Winchester Churches Nightshelter has provided a safe and caring temporary home to those experiencing homelessness since 1988. We remain the only Nightshelter offering emergency accommodation to single homeless men and women in Hampshire.
We open 365 days of the year and support, on average, between 100 – 150 people annually. We have ten bedrooms at our Jewry Street premises and an additional eight beds at our two supported housing projects in the local area. Our residents stay with us until more permanent accommodation is found to match their needs.
As well as accessing secure and comfortable accommodation and nutritious food, during their stay with us residents also benefit from a wide-ranging programme of practical and emotional support to help them break the cycle of homelessness and rebuild their lives.
Our core services include one-to-one advocacy; help and support with housing; budgeting and finances; assistance with benefits; practical aid with food and nutrition; guidance for anyone with substance misuse problems; counselling and psychotherapy plus much more.
Why is our service so vital?
Homelessness is on the increase across England. According to the latest figures from Homeless Link (published in 2018) rough sleeping estimates show an increase of 165% since 2010, with 4,677 people estimated to be sleeping rough on any one night. This figure doesn’t include the ‘hidden homeless’ or statutory homeless, so the real figure is probably much higher.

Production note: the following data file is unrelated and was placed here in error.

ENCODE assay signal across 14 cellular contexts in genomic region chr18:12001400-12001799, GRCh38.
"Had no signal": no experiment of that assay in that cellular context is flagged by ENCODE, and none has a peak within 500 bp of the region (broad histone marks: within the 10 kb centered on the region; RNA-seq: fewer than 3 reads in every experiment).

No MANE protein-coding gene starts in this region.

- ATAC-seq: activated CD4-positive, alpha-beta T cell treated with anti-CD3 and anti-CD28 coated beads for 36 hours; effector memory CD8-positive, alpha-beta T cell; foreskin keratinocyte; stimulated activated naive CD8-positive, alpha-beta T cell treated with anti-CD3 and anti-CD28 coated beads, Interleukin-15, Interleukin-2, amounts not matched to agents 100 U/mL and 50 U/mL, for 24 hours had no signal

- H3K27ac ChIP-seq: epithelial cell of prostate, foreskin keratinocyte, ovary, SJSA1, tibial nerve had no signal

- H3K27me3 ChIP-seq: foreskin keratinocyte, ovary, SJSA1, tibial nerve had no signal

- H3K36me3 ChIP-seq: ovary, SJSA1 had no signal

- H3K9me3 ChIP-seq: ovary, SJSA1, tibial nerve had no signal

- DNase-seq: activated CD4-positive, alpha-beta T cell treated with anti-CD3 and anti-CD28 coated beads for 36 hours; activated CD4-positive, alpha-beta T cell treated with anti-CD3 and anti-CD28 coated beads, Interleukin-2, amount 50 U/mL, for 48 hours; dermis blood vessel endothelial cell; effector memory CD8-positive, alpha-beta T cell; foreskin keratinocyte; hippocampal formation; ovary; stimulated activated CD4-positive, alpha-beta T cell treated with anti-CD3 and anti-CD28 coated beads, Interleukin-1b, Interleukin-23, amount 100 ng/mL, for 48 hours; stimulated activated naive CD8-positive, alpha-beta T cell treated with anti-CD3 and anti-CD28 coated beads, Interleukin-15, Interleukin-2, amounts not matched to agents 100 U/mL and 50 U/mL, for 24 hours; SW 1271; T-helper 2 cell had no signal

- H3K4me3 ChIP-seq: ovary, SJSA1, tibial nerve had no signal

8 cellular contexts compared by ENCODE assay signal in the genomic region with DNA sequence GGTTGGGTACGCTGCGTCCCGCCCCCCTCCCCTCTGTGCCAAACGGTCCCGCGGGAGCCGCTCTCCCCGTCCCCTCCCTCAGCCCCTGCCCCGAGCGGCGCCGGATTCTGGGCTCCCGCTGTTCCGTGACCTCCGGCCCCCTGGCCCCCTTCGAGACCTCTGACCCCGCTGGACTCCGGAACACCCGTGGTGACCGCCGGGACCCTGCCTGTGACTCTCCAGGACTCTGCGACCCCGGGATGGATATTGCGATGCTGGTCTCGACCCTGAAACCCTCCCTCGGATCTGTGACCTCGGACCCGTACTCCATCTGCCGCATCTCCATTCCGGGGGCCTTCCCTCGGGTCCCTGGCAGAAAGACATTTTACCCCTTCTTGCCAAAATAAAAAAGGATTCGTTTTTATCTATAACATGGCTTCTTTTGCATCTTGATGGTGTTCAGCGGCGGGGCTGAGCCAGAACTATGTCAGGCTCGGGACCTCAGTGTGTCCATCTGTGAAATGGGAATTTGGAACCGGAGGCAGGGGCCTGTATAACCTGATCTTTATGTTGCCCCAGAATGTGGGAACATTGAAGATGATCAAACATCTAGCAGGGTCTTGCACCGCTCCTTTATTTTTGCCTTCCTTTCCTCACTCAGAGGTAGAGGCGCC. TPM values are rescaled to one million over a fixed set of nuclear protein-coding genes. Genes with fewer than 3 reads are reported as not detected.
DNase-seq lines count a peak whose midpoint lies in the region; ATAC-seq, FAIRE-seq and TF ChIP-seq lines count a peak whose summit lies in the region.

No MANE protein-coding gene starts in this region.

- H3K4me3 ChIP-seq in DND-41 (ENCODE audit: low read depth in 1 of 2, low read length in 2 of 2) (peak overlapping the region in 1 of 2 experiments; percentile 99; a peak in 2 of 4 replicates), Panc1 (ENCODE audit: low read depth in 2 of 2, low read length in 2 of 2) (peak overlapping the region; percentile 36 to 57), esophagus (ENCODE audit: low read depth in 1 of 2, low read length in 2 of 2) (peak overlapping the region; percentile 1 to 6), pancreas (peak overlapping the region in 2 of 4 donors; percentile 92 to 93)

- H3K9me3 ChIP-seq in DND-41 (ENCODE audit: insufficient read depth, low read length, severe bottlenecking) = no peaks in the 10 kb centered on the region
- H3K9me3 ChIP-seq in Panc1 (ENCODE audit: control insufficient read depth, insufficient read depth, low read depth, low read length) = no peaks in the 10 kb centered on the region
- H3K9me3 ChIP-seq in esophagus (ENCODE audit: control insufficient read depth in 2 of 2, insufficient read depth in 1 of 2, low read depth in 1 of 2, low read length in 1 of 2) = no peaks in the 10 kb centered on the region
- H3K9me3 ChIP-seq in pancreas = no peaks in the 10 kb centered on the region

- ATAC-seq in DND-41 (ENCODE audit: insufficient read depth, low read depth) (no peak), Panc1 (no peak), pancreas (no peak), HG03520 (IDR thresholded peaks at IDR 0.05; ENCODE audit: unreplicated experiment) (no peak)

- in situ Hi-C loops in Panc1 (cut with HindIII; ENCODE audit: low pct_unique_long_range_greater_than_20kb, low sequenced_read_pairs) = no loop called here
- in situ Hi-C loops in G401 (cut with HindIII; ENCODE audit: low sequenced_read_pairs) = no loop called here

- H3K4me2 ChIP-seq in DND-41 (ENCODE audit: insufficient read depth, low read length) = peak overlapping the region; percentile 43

There is also an acute lack of housing support for those experiencing homelessness in Hampshire. We remain the only Nightshelter offering emergency access to single men and women in the county. Each year we are forced to turn away, on average, between 150 – 300 people due to lack of bed space.
This issue is compounded by a shortage of affordable housing locally. The average waiting time for a one-bed council property in Winchester for someone who is not in priority need is four years and four months, with the average cost of a one-bed private rental in central Winchester almost £800 (as of 2019).
Many of those who find themselves homeless are not only coping with a lack of housing but with a raft of other problems. There is no single reason why someone can end up without a home – personal circumstances and wider factors both play a role. The most common factors cited as contributing to homelessness are often complex and interlinked. They include relationship breakdown, mental and physical ill health, financial issues, unemployment and substance misuse. However individuals can arrive at the point of homelessness after a long chain of other life events.
Tackling homelessness effectively can only be achieved by partnership working and collaboration between charities and other organisations who can together address the wide-ranging and interlinked issues that relate to homelessness.
homeless people have attempted suicide
homeless people have a mental health problem
of ex-offenders who are homeless are re-convicted within 1 year
- Our bed occupancy rate was 96%
- We accommodated 108 people
- We offered 5,987 bed spaces across the year
- We successfully secured long-term accommodation for 60 of our residents
- We filled 186 spaces on our substance misuse peer mentoring course
- We helped to improve the career prospects of 24 people through onsite CV workshops
- We accommodated 30 extra people during severe cold weather
- We provided 271 hours of free counselling and psychotherapy
- 98% of residents report that their confidence grew during their stay at the Nightshelter
- We filled 45 spaces on our Wellbeing and Coping Skills course
- For us, the most important result is helping our individual residents to transform their lives. The majority of our residents feel that we are doing a good job at this.